Toward the end of my military career, I decided that I wanted to increase the amount of civilian education I had before I was going to tackle finding a job outside the military. The first thing I did was go to the general management program at Harvard, which was a fantastic program, but really looked at the business world from a 200,000-foot level, managing global organizations. I felt like I needed to fill in the gaps with some particular skills with regard to finance and accounting, while also looking at a more organic level of operating businesses. So I chose the program here at GW. That’s part of how I ended up as an adjunct faculty member: a long relationship as a student.

"GW has a strong reputation in the military. George Washington is such a good school, and to be able to [attend the school is such] an opportunity." - Jared Ross, M.B.A. ’03, B.S. ’01

On the opposite side of that, one of the things I did for years was instruct tactical combat casualty care (TCCC), or military first responder techniques, and a number of the people involved in that were affiliated with the health sciences and emergency medicine here at GW. Those two things finally intersected last summer, and I was given the opportunity to come on as adjunct faculty for the program.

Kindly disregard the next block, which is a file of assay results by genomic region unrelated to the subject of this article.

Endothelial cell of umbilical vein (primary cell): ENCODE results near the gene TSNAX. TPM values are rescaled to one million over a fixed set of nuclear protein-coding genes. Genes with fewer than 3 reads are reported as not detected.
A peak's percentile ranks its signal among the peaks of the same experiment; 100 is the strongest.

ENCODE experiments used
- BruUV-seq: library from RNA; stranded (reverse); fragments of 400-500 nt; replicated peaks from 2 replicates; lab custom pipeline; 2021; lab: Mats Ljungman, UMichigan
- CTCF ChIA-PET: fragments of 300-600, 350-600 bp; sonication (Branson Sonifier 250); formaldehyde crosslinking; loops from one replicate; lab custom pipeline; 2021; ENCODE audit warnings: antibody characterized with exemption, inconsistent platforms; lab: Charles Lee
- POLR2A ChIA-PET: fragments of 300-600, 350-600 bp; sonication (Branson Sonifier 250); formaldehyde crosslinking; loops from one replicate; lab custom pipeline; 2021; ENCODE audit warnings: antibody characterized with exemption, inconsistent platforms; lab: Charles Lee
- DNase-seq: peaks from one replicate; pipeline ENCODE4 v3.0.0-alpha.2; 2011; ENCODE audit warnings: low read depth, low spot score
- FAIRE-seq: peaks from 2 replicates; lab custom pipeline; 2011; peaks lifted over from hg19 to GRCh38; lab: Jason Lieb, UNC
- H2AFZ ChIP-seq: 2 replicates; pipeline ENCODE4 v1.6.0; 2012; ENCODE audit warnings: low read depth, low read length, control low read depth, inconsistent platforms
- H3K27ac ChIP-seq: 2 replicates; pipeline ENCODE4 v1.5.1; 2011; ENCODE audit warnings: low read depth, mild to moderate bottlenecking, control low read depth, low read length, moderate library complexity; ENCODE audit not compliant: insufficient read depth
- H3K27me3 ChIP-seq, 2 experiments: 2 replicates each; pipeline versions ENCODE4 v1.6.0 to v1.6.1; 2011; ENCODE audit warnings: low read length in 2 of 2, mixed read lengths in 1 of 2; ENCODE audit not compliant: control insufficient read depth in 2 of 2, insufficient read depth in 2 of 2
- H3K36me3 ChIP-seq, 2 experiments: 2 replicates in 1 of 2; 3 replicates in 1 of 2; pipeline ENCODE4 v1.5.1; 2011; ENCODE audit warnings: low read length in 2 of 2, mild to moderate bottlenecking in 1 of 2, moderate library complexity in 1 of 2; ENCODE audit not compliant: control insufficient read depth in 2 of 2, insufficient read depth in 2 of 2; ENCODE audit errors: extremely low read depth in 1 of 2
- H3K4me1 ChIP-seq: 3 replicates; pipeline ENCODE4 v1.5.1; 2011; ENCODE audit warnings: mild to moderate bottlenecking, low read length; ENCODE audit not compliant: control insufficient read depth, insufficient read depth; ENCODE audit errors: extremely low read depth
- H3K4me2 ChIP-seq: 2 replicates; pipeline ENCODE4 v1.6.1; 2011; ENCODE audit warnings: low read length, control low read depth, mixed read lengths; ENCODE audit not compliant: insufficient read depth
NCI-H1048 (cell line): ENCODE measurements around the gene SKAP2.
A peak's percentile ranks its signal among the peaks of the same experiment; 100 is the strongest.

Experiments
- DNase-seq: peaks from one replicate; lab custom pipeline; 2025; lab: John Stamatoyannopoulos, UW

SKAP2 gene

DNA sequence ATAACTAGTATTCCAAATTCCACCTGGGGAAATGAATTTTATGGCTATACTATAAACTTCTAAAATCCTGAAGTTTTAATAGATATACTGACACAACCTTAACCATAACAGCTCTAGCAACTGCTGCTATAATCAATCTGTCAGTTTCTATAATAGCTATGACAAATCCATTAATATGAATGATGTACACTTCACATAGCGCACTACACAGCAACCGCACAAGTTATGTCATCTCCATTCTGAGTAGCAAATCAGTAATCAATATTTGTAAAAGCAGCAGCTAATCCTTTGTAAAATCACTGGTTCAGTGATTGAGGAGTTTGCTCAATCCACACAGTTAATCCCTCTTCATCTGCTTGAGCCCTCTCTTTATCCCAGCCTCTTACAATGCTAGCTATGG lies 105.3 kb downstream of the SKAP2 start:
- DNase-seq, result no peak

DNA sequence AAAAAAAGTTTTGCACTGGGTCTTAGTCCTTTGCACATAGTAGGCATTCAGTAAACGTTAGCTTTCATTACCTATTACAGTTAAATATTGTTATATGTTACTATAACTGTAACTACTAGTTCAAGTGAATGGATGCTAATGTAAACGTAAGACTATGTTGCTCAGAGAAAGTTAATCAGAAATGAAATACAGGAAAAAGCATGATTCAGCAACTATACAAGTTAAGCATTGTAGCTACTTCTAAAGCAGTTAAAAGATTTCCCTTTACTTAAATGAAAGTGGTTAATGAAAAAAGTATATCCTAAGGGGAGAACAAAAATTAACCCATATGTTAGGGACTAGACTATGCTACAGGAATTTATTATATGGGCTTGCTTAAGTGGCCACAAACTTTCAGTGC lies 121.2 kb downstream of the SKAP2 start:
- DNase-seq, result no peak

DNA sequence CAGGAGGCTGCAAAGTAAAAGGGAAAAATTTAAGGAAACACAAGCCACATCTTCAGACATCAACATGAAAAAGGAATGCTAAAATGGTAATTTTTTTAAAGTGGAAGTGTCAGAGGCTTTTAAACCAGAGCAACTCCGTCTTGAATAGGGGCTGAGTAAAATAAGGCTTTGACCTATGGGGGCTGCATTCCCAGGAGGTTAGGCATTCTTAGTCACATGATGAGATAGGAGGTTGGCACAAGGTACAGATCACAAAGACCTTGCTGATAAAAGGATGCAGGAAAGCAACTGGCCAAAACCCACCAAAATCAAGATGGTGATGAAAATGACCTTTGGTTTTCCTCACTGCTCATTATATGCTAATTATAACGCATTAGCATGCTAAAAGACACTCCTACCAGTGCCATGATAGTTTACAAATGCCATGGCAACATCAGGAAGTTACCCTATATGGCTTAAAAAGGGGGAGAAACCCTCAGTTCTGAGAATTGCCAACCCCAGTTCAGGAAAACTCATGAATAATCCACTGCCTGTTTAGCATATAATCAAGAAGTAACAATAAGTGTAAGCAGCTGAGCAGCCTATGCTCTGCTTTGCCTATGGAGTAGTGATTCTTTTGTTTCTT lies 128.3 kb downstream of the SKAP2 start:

Jared Ross, M.B.A. ’03, B.S. ’01

Q: Can you tell me more about TCCC?

A: Tactical combat casualty care is actually a military term for a [kind of] protocol. There’s a really interesting, long history to how that started. TCCC was one of the positive things that sprang out of the Battle of Mogadishu in 1993, because that was the first time we just had massive amounts of data, in both eyewitness accounts and recorded radio and video transmissions. They were able to — almost minute-by-minute, in certain cases — document what was going on with all these types of injuries on the ground. So we got a really good look at some of the previous advance trauma life support protocols that we were teaching our special operations medics and realized what wasn’t working and what would work. Then there’s this whole long history to get these bureaucracies to agree upon what was the right thing to do. I was there for the development of all that and watched it progress.